Sandoval’s total proposed reduction to state education spending is less than 6.1 percent

Victor Joecks

There’s a lot of nuance when dealing with education spending in Nevada, so let’s look at the findings first.

Under Gov. Brian Sandoval’s proposed budget (as amended on March 28), Nevada’s required state support of education would decrease by less than 6.1 percent, as measured by total and per-pupil spending and compared with the previous biennium.

Less than 6.1 percent. Think about that for a moment. At a time of 13 percent unemployment and when businesses have seen their revenue decline by up to two-thirds and business owners have taken 50 percent pay cuts (or more), the reductions we’ve been hearing leftists and union bosses complain about ad nauseum amount to less than 6.1 – 6.1! – percent.

Some Assembly Democrats are even trying to make the case that this 6.1 percent reduction is a $1.37 billion cut to education. This claim, once you’ve even taken a cursory look at the numbers (pages 9 and 10), is laughably false.

So let’s take a look at the Assembly Committee of the Whole fact sheet on K-12 education spending. Pages 1-7 do a good job describing what’s being proposed and the recent history of K-12 spending, but it’s on page 9 where you can compare total spending amounts.

Education spending in Nevada is governed by the Nevada Plan, and the state’s portion of education funding is directed through the Distributive School Account. The Legislature sets the total spending amount and funds whatever part of that amount is not made up by local taxes.

All that is to say, you can compare the total required state support (including the local dollars) for the 2009-11 biennium to what Gov. Sandoval is proposing for the 2011-13 biennium. This comparison shows how much the DSA (aka state education spending) has increased or decreased. And this is a very accurate way to measure, because it includes both the local and state portions of the DSA.

In the 2009-11 biennium (fiscal years 2010 and 2011), Nevada’s Total Required State Support was $5.02 billion (p. 9). For the 2011-13 biennium (fiscal years 2012 and 2013), Sandoval has proposed Total Required State Support of $4.55 billion (p. 9) plus $161.6 million for school districts in Sandoval’s block grant program (p. 5 and FY 13 only), for a total of $4.71 billion.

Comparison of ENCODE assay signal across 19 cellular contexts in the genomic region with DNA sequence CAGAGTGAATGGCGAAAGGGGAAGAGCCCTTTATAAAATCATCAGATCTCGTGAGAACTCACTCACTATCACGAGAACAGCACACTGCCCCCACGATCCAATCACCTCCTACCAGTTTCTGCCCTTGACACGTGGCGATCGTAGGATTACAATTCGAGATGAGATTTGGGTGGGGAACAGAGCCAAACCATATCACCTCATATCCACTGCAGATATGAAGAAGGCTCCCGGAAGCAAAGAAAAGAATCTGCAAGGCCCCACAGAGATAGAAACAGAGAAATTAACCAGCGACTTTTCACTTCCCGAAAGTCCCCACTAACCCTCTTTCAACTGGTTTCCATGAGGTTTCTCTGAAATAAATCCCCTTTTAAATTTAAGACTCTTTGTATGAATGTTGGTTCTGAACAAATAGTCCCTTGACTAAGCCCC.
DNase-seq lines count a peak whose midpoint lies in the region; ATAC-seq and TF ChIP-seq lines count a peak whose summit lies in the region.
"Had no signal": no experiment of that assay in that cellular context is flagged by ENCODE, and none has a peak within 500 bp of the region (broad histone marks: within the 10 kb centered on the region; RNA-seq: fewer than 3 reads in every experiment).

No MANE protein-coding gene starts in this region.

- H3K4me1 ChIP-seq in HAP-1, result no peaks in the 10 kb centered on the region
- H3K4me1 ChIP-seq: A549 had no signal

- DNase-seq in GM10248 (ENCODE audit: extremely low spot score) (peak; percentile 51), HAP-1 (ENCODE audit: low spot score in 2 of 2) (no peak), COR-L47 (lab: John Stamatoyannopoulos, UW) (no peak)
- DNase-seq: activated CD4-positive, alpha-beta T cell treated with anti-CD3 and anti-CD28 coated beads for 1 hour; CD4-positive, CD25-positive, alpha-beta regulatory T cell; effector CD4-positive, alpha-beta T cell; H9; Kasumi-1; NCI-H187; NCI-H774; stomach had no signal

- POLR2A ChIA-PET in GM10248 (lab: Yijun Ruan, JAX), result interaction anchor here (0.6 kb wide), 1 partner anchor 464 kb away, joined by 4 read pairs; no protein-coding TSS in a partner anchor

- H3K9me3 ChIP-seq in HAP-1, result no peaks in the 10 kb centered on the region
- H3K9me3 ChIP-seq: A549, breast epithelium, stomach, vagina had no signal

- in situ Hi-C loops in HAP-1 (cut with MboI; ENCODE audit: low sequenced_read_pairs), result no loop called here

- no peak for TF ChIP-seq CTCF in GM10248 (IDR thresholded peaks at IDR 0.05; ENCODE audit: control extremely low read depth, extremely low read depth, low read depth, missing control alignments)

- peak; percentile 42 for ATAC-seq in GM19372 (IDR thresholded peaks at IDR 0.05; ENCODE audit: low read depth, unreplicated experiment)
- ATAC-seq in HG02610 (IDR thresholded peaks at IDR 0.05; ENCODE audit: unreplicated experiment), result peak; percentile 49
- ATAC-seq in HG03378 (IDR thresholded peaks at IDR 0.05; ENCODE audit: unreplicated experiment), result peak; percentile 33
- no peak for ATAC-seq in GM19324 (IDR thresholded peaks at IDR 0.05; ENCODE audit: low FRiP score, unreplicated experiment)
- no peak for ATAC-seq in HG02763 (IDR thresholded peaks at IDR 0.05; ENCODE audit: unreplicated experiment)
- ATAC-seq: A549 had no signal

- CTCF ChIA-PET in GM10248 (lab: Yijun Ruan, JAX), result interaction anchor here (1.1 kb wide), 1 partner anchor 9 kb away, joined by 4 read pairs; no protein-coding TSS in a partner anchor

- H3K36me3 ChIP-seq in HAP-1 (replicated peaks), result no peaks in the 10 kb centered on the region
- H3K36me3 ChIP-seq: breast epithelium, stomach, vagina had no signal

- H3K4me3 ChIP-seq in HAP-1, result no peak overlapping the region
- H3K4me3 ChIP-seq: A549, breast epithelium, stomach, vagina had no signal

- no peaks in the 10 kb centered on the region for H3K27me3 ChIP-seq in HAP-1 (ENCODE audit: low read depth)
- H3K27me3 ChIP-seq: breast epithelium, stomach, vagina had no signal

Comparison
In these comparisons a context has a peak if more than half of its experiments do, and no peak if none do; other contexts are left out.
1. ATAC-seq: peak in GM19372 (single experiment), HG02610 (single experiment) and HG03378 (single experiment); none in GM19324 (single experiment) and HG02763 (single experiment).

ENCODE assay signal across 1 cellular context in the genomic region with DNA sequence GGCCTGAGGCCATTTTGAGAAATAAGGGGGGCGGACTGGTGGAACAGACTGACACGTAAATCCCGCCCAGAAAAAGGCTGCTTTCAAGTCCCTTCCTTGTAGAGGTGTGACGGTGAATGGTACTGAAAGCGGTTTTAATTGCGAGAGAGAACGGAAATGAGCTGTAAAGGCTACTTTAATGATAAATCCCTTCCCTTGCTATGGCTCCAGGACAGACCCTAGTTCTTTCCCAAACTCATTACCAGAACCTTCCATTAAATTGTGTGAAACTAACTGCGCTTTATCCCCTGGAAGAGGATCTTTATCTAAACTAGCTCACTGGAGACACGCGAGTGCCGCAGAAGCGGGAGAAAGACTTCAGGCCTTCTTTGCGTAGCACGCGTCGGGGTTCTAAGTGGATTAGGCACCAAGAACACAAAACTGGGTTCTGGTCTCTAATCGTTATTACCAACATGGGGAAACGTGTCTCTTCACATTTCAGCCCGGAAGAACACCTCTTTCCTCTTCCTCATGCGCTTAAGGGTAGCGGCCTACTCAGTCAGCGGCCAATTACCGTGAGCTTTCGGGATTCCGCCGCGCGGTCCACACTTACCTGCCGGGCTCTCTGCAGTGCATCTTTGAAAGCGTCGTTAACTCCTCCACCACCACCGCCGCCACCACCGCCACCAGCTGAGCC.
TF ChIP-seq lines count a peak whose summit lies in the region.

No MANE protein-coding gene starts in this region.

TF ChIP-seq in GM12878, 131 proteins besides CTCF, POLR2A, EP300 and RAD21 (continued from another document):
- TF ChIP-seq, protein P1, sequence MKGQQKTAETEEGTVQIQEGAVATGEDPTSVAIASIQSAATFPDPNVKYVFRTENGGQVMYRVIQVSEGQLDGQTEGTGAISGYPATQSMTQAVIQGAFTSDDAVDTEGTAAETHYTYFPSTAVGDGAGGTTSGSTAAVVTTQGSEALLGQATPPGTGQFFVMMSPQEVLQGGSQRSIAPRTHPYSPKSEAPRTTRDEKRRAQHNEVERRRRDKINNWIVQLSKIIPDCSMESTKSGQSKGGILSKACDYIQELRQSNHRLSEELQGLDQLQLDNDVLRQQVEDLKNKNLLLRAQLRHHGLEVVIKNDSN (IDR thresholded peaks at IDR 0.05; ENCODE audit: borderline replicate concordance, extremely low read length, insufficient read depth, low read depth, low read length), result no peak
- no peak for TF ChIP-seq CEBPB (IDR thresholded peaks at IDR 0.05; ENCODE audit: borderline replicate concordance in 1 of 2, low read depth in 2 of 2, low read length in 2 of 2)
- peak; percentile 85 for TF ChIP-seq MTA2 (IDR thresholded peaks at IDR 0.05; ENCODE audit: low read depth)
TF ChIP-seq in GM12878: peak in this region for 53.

That’s a difference of $305 million, or a less than 6.1 percent reduction in total spending and in spending per pupil. (The number of students in Nevada’s schools is estimated to decrease between the 2009-11 biennium and the 2011-13 biennium).

This fact is important to remember for two reasons. First, it’s necessary to refute ridiculous claims, like the one on page 10 of this same document, which claims to show that Sandoval’s proposal contains $1.37 billion of reductions to K-12 education. As shown above, that’s absurd.

Second, if, when the economic forum meets next week, it provides a higher revenue estimate than it did in December 2010, that money isn’t needed to save education from devastating cuts. If the Legislature and the governor want to budget responsibly, that extra money should go to eliminating the two major gimmicks in Sandoval’s budget, the $200 million loan and the $300 million the state wants to take from school district debt service accounts.

While overstating the cuts to K-12 education may be what union bosses want to hear, it’s both dishonest and distracting from what Nevada’s children really need – proven reforms like the ones Florida’s children are benefitting from right now.

Notes for anyone wanting to follow my math on the Assembly Committee of the Whole fact sheet on K-12 education spending p. 9: To find the total spending for the 2009-11 biennium, I combined the spending from the second and fourth columns (2010 Actual and 2011 Estimate as of 12/21/10). To find the total proposed spending for the 2011-13 biennium, I combined the spending from the seventh and eighth columns. The seventh column is mislabeled and should read 2012, not 2013. Funding figures for the block grant in FY 2013 are on p. 5.

Edited (4/28/2011) to clarify where the DSA funding comes from.